Beyond CNN, Thought Lives

books inside tv5:00 am, Chicago O’Hare Airport, en route to New York’s LaGuardia.

CNN Headline News blares from the corner of every waiting area.

Homeland Security will be simplifying the threat-level alert system. With only two levels – high threat and higher threat – you will feel more secure.

Gas prices are rising.

Apple Computer keeps records of the location of your I-phone, and thus of your location, and you might resent this invasion of privacy.

Jobs in the technology sector are up! For the first time in a while, the job seeker holds the advantage over the employer.

The quality of U.S. Education is not declining. In fact a new study by the Brookings Institute confirms our educational system has always been terrible.


Today’s early morning CNN presents “A message from your government.”

Terrorists are out there, but we are watching your back.

We have to go to war to keep your gas prices down.

We only make the invasive privacy laws; blame Apple for following them.

Don’t worry about unemployment; a few of you will find jobs.

The decline in education is not our fault.

You are as smart as you ever were.

Yes, you are smart.

I wander into Hudson News. Just to browse the magazines; just to see if I can find something educated, intelligent, and independent.

I see a Newsweek cover:


The words are set atop a black and white picture that looks like debris on the ocean floor.

Could this be a scientific article about the earth’s atmosphere? Could it be related to a recent article in National Geographic about shellfish growth stunted in poisoned oceans?

I reach for the magazine and my bleary eyes focus.

The cover really says:


I have a very hard time grasping that this two thousand year old question could be news.

Nonetheless, I open the article. It’s an extended ad for a new book by Pastor Rob Bell.

Bell argues that Jesus and his contemporaries might have meant for “heaven” and “hell” to be metaphors. (Well, DUH.)

Not true, says the reading public. Early Christians would not have tolerated such nonsense. Pastor Bell is making up something new.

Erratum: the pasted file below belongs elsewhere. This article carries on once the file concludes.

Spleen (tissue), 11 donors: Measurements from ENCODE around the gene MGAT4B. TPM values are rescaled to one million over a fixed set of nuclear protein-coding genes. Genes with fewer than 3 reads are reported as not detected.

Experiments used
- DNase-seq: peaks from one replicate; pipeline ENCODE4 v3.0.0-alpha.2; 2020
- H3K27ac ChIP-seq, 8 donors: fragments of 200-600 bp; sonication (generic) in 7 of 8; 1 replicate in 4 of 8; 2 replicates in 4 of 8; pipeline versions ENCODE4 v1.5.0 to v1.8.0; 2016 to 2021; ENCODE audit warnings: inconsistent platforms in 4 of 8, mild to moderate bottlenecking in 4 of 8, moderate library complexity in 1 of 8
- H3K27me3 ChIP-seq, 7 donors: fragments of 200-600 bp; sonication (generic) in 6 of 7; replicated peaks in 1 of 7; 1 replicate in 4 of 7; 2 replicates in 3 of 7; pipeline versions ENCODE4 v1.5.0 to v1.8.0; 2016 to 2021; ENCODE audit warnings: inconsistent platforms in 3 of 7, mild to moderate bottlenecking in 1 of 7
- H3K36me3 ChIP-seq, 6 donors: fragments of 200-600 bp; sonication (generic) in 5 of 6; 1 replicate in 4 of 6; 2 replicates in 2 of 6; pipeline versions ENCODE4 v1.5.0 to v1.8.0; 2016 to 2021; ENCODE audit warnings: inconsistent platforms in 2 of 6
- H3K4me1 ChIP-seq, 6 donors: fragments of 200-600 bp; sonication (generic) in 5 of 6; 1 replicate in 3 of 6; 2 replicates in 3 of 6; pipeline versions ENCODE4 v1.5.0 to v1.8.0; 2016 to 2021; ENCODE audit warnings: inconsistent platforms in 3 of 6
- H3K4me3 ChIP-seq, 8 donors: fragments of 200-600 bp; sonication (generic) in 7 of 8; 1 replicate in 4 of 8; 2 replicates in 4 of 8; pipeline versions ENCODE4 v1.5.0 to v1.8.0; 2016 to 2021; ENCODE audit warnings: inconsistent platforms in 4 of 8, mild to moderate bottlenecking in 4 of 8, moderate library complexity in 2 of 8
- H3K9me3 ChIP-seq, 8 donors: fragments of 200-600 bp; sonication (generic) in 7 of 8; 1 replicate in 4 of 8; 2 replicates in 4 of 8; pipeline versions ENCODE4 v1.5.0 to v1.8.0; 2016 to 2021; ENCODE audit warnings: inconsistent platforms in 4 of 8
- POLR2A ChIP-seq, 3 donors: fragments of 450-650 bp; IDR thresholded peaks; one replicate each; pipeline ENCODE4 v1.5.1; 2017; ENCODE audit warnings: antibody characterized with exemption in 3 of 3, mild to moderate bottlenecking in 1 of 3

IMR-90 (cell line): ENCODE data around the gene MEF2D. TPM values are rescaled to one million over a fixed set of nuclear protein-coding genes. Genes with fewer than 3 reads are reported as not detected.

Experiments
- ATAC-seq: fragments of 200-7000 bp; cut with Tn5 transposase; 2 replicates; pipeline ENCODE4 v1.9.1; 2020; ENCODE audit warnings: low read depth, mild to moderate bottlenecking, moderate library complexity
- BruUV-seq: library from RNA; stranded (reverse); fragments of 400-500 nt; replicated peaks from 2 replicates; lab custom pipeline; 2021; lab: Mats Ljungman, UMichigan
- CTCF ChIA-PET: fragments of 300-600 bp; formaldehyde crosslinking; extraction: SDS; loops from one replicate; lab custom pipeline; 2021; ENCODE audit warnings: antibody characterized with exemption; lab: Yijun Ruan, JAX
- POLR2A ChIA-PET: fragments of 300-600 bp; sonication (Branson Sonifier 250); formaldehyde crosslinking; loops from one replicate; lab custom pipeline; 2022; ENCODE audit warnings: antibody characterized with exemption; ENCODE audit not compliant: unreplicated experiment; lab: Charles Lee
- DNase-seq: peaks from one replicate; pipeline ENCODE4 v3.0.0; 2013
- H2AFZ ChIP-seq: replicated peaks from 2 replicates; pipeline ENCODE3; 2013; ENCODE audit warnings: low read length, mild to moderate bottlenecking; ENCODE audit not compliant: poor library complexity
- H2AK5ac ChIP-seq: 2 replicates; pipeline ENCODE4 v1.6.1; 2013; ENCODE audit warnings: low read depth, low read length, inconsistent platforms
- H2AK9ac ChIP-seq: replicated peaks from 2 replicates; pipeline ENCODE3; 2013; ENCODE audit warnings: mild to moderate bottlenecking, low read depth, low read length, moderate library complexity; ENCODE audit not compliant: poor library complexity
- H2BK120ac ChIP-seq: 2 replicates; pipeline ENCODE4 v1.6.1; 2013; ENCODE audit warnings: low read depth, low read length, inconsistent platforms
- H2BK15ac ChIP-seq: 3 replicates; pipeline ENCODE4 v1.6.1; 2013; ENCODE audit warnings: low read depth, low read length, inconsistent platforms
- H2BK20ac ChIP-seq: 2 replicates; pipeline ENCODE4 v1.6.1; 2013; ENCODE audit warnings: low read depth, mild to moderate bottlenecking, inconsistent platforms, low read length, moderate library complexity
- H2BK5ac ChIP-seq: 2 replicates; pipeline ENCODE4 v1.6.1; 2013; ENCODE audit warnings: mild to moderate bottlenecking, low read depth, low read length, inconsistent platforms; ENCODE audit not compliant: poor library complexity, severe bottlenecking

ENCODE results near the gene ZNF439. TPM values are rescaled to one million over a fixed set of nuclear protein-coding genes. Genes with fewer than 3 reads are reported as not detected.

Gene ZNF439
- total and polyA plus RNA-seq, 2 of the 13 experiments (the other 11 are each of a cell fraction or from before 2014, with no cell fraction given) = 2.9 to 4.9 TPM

My heart sinks. History erased, in the name of truth. Absolute truth, tolerating no ambiguity.

3:00 pm, I am riding the New York City subway.

Karen Armstrong’s book The Bible: A Biography sits open on my lap.

Armstrong says: Before the age of biblical literalism, generations of Bible readers found ecstasy in Biblical ambiguity.

In her own words: “Things that seemed separate and even opposed coincide and reveal an unexpected unity…[leading to] intuitions of divine oneness.”

Thank you Karen, for bringing history to life.

5:00 pm, Bryant Park, a giant courtyard behind the New York Public Library, a world-class research library.

People of all nationalities sit on simple outdoor folding chairs, talking and reading. Some browse the shelves of a mobile borrowing library.

Young men sit together at chess tables, playing an intensely focused game.

Four young teens around a cafe table write in their journals, occasionally sharing and commenting.

A small child sneaks into the off-limits flowerbed to chase some pigeons. Everyone sees, but no one admonishes him.

I sit on a flimsy green folding chair, following the afternoon sun around the park, intuitions of divine oneness following me.

I’m one of hundreds of people enjoying the natural beauty of literate thinking.

Thank you, New York City, my home town.

9:00 pm, My mother’s dining room table.

“Why,” I ask, “is it good for thinking and questioning to be part of religion?”

My brother: So you don’t blindly follow religion without some individual and independent application to you.

My daughter: So you don’t believe things without taking the time to ask, ‘Does it make sense for me to believe this?’

My mother: Because the only honest position is agnosticism. How could you really know for sure about God?

My daughter: So you’re not completely inconsistent, like fundamentalists who believe that God made everything exactly as it should be, except for gays, environmental activists and Jews, who should be different.

My mother: Like when people say, ‘a good thing happened for me, so God is good.’ What about all the terrible things that happen?

My daughter: Children should be taught that they are allowed to question, and to ask, ‘Is that really true?’ Teachers could answer, ‘Most people think so; what do you think?’ or ‘It sounds like you don’t think so. Why not?’

I sit on a decaying blue-cushioned dining room chair, following the discussion around the table, intuitions of divine oneness following me.

Family members whose religious views seem separate and even opposed – one secular, one agnostic, one searching — coincide and reveal an unexpected unity.

12:00 am. At the book-lined desk in my childhood bedroom, scanning the spines of my favorite young adult books.

George Orwell’s book 1984 suggests that wealthy owners of the means of production control the life of the mind.

But there is life beyond CNN and Newsweek: life in the park, at the library, around the dinner table, and hidden between the lines of the Bible.

I pray that people remember.

Image: This post was originally published 6 years ago today!

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